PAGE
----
‘In An Ideal World I’d Be Able To Walk Into Any Shop And Find Something That Fits’ – These Girls Will Solve Your Plus-Size Shopping Woes

Kirsty Fife is fighting for the fat acceptance movement - we spoke to her about why the high street needs to work harder for plus size girls

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by Zoe Whitfield |

Size acceptance, fat liberation, fat activisim, fativism or fat power movement, how many of the terms Wikipedia throws up for the fat acceptance movement are you familiar with? Embarrassing as it is to admit, it wasn’t until I watched Kirsty Fife give a talk about the subculture – perhaps ironically (perhaps not?) on the closing day of London Fashion Week – that I could say with any certainty, me, I am. Still, it’s a hard concept to sum up, even to Kirsty. 'I guess fat activism/positivity is broadly about people doing stuff to challenge fatphobia, which broadly is layers of oppression people experience because of their size.'

What evolved from ideas surrounding identity politics in the 1960’s today boasts Tumblr pages, hashtags (naturally), and Facebook communities. Hey, IRL ones exist too! And while it’s widely recognised that diversity in fashion is boldest in its thinkpieces, less so in its actions, the movement also offers a platform for those who are sartorial of mind, but sans the sample sized figure the industry would have you believe is a requirement.

Kirsty discovered the scene when she was 20, via LiveJournal. 'There was a community called Fatshionista which was broadly about fat positive fashion. I followed quite a lot of regular fashion communities but always found them very fatphobic and so I never got involved,' she tells me. 'On Fatshionista, people mainly shared outfits, but they also talked about politics, shared experiences and provided support and solidarity for each other – so it was primarily about clothes but also built community, which has always stuck with me.' Eight years and two blogs later, the concept of community has led to Kirsty organising swishing events, first in Leeds and one this week in London.

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'A friend and I started running plus size specific swaps because we’d attended a lot of local clothes swaps and really struggled to find anything near our size,' she offers. 'We decided to host one in a local pub and invite our friends and people I knew through blogging to come; it proved popular so we started organising them regularly and they grew into a community collective, the Yorkshire Rad Fat Collective.'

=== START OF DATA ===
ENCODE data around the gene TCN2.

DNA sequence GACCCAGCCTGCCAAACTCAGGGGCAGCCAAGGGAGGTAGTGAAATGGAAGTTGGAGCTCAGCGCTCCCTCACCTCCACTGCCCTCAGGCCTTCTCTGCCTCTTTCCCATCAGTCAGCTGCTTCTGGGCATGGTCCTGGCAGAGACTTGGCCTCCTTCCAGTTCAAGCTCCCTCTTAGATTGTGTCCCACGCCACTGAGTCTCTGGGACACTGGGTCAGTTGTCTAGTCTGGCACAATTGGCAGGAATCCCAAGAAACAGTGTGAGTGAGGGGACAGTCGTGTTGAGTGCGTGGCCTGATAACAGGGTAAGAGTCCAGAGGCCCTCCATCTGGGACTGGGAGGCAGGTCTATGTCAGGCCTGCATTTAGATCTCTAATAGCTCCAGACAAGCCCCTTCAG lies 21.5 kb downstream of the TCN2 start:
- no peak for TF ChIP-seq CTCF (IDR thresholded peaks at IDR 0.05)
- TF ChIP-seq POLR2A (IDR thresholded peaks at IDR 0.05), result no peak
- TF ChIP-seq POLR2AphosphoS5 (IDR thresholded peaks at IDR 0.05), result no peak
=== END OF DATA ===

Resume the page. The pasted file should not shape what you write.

Gender neutral and open to anyone over a size 16 – with the added bonus of being ridiculously cheap: entrance is by donation – the next London event takes place in Islington on 15th March (full details can be found

), so what exactly are they like to attend? 'An utter joy!' Tasha, a Marketing Assistant at Universal reckons. 'At face value it’s a great opportunity for fat fashion to thrive and to pick up some great garments, but beyond that it’s fun and a safe space for all. There’s a sense of camaraderie, even between strangers.'

READ MORE: The Realities Of Shopping On The High Street When You're A Size 24

Rebecca, an Account Manager for Global Telecoms – who like Tasha, found out about the swaps through Twitter – agrees: 'I would encourage people to attend, not only to potentially pick up a few treasures, but to also meet new people. We are all looking to improve body confidence and show that you can have style no matter your size.'

Like most twentysomethings the contents of Kirsty’s wardrobe originates from not just one place. On the high street she opts for brands that meet her budget, name-checking ASOS, Forever 21, Simply Be and New Look, while if she were feeling flash she’d delve into indie labels like Lindy Bop, Chubby Cartwheels and Domino Dollhouse. But there are others she’d add to the mix, if only they’d accommodate her size 24 frame.

 

'Tonnes, possibly too many to mention,' she asserts. 'At the minute it’s virtually impossible to shop in real life (most high street shops only have their plus size lines online, or hidden in the darkest corner of a shop), so I’d settle for being able to do that; I’d like to have options though.'

The feeling resonates with Tasha and Rebecca, both whom likewise back ASOS and New Look. 'Unfortunately most plus size offerings in other stores suggest we want to hide our bodies in baggy T-shirts, so don’t stock clothes that can shape and accentuate our forms,' reasons Tasha, as Rebecca, noting that plus size patterns and colours are due an overhaul, enthuses, 'Just because there’s more to cover doesn’t mean we can’t have the same high quality materials.'

Ultimately it comes down to the brand’s extending their ranges, something that most retailers sidestep with arguments surrounding demographics (pathetically, that ‘fat’ isn’t theirs). 'I guess in an ideal world everyone would cater to all sizes, and I'd be able to walk into any shop and find something that fits me,' Kirsty deduces, 'but realistically I'd settle for people considering doing so.'

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Follow Zoe on Twitter @zoemaywhitfield

This article originally appeared on The Debrief.

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